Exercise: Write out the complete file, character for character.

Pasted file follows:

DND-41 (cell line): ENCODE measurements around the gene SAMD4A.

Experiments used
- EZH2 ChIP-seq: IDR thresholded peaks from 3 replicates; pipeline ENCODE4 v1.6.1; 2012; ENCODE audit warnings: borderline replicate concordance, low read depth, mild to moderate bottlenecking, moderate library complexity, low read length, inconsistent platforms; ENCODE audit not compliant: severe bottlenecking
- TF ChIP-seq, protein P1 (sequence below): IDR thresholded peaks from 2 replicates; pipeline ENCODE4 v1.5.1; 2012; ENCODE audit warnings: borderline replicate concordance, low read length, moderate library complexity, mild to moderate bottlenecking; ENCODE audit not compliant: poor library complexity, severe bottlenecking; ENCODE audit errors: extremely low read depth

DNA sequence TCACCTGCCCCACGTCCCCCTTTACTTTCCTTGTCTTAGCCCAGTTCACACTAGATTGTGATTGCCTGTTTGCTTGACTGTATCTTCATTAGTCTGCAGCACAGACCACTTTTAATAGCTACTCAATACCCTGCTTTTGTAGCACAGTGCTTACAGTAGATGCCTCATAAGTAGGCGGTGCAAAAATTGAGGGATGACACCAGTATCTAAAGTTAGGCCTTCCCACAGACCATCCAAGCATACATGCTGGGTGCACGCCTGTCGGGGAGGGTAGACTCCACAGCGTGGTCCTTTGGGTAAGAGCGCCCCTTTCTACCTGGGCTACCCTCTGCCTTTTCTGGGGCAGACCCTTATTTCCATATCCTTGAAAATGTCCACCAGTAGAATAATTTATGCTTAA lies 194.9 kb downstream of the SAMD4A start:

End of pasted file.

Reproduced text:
DND-41 (cell line): ENCODE measurements around the gene SAMD4A.

Experiments used
- EZH2 ChIP-seq: IDR thresholded peaks from 3 replicates; pipeline ENCODE4 v1.6.1; 2012; ENCODE audit warnings: borderline replicate concordance, low read depth, mild to moderate bottlenecking, moderate library complexity, low read length, inconsistent platforms; ENCODE audit not compliant: severe bottlenecking
- TF ChIP-seq, protein P1 (sequence below): IDR thresholded peaks from 2 replicates; pipeline ENCODE4 v1.5.1; 2012; ENCODE audit warnings: borderline replicate concordance, low read length, moderate library complexity, mild to moderate bottlenecking; ENCODE audit not compliant: poor library complexity, severe bottlenecking; ENCODE audit errors: extremely low read depth

DNA sequence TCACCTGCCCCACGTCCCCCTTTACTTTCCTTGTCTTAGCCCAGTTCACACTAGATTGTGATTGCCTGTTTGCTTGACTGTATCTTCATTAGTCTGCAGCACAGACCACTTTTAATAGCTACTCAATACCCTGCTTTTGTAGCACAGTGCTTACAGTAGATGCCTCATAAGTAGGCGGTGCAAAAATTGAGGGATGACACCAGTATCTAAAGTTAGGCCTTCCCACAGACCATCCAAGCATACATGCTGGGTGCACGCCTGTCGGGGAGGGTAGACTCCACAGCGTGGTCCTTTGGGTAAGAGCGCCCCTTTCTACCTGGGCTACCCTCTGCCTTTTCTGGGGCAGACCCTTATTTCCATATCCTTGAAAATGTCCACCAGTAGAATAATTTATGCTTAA lies 194.9 kb downstream of the SAMD4A start: